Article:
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Trahan art celebrates Black History Month at library

Father Ernest Trahan, who lived in Lesotho, Africa for 40 years, has his African-influenced artwork on display at the Jacob Edwards Library as they celebrate Black History Month. Adam T. Silva. (click for larger version)
February 06, 2011
SOUTHBRIDGE — The artwork of Father Ernest Trahan has been put on display at the Jacob Edwards Library to help celebrate Black History Month.

While Father Trahan is white, his artwork is largely inspired by the 40 years he spent Lesotho, Africa. Born in Southbridge in 1927, he was educated at Academie Brochu, located at 29 Pine St. At the age of 15, he relocated to Quebec to study with the Brothers of the Sacred Heart at Mount Sacred Heart.

"I was always drawing and doodling when I should have been paying attention in school," he said. "I continued doodling when I was even in the seminary. I would fill pages in class, but they won't be notes from lectures. I took art lessons from someone in Paris through correspondence. I would send my art to him from Africa and would get it back with their opinions. A lot of my work is small so I could ship it to them easily."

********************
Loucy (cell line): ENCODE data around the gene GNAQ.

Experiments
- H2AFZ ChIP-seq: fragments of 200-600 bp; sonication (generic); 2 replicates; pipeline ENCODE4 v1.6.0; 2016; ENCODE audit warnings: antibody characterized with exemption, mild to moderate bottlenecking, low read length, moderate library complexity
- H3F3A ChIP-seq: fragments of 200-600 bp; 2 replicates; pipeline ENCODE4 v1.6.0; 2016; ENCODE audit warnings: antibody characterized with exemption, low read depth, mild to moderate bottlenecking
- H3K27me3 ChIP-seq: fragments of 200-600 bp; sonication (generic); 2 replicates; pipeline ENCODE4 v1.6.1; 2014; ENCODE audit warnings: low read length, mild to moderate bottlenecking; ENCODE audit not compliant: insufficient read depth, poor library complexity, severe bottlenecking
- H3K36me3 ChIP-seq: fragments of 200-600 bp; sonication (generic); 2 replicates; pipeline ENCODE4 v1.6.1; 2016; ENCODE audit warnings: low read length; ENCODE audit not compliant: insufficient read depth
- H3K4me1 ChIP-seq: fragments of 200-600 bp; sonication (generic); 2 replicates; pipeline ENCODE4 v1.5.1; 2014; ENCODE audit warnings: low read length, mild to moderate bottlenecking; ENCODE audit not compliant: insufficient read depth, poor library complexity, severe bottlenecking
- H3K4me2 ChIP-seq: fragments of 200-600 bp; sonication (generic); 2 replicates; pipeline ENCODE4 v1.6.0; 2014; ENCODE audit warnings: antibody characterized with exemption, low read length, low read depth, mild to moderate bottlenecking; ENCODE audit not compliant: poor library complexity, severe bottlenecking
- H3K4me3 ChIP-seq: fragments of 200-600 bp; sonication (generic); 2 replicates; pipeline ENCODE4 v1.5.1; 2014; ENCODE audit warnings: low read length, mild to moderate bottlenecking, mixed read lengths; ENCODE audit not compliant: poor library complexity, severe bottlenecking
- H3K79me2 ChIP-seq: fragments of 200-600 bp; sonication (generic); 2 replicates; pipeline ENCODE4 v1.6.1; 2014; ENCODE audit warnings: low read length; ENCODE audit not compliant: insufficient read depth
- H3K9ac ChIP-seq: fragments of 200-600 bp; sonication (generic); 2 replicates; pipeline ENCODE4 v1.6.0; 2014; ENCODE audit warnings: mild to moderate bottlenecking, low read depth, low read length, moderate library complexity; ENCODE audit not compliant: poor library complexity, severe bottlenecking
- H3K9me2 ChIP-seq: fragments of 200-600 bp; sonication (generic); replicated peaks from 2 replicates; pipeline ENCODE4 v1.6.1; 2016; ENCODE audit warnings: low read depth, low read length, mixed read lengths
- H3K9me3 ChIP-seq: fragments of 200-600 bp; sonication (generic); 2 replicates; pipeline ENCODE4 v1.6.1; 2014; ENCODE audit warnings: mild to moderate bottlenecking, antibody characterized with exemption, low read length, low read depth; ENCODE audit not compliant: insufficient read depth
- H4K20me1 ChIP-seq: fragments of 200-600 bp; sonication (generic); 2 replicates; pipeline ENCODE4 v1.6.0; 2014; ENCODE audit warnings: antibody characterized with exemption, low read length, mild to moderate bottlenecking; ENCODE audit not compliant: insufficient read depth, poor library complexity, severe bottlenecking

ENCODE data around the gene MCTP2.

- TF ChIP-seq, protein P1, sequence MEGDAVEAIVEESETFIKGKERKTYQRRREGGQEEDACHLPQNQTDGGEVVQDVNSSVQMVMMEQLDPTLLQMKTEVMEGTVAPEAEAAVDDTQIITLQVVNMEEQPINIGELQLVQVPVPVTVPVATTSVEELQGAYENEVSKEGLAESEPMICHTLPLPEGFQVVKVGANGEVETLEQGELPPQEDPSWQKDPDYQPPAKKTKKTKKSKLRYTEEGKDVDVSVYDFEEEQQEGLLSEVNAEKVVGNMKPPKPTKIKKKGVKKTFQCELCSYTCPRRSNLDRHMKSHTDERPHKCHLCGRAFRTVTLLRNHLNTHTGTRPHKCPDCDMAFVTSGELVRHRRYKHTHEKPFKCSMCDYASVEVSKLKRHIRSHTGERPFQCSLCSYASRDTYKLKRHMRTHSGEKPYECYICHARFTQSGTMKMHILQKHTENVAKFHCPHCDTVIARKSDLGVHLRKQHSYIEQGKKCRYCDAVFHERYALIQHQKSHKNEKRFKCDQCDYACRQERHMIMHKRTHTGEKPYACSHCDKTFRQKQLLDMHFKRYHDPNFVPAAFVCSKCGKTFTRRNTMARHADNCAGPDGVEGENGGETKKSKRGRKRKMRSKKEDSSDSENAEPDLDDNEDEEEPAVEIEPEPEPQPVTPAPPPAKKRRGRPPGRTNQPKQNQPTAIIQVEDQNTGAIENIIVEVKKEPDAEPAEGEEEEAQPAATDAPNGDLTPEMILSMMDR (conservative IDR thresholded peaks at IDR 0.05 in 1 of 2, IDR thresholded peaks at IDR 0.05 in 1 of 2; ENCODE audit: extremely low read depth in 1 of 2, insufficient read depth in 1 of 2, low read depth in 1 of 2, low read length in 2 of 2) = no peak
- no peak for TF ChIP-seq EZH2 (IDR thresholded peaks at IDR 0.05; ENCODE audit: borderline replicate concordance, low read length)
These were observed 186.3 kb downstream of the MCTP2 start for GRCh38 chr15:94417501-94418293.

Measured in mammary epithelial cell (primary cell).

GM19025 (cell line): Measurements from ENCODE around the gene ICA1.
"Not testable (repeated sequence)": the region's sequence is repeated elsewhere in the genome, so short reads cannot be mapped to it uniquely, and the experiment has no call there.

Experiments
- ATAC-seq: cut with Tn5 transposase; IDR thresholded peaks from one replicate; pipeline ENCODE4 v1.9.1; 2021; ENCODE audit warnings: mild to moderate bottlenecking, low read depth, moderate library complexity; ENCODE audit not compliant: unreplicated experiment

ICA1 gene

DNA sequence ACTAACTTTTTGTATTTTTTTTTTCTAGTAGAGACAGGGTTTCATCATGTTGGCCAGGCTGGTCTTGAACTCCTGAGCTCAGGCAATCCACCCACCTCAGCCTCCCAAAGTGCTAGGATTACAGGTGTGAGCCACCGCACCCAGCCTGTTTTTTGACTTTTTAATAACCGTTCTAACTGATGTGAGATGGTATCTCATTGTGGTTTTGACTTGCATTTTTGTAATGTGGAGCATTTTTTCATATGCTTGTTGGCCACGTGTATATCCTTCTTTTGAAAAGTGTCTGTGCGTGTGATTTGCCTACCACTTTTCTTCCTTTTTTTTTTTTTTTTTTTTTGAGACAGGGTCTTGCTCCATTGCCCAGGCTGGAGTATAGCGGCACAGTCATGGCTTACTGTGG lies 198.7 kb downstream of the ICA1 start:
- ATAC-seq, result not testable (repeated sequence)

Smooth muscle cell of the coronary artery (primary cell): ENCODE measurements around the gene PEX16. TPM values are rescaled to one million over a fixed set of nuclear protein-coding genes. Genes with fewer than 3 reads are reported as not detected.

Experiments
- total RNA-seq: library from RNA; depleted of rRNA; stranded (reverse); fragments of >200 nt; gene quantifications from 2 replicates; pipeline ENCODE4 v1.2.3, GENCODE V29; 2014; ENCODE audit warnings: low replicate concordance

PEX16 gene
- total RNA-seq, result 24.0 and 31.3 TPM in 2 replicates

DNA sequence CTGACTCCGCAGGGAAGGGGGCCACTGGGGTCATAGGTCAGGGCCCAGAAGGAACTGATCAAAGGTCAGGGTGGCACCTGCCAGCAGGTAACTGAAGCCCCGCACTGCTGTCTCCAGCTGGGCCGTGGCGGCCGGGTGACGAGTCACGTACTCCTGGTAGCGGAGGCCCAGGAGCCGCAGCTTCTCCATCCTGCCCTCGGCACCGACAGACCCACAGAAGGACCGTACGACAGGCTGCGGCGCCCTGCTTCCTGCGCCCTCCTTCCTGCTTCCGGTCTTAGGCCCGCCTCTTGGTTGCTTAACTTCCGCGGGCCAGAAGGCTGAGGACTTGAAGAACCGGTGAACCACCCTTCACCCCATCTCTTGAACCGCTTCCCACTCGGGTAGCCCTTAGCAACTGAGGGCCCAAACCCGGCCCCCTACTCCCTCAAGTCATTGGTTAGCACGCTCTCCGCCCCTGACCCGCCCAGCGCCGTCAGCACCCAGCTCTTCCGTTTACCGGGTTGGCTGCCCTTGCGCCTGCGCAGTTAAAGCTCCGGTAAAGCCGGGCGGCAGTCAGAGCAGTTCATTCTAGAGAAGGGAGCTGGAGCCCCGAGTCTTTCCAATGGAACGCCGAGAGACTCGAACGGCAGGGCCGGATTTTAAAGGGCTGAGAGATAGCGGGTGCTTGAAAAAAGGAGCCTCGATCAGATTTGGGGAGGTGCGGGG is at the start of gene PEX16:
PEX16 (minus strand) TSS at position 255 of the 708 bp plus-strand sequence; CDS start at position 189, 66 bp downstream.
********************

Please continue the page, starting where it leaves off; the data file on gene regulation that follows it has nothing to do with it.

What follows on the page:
Much of his art from his time studying for the priesthood was building designs. He would often get pulled away from studying to further explain his designs and oversee construction for them.

He is proof that appearances can be deceiving. After suffering a stroke last year, his speech has slowed down drastically, but his articulation and diction are still impeccable. True to artistic form, while speaking, he often draws out what he is speaking about with his fingers on the desk. When excited, he talks with his hands and raises them above his head.

For more on this story, please see tomorrow's Southbridge Evening News.

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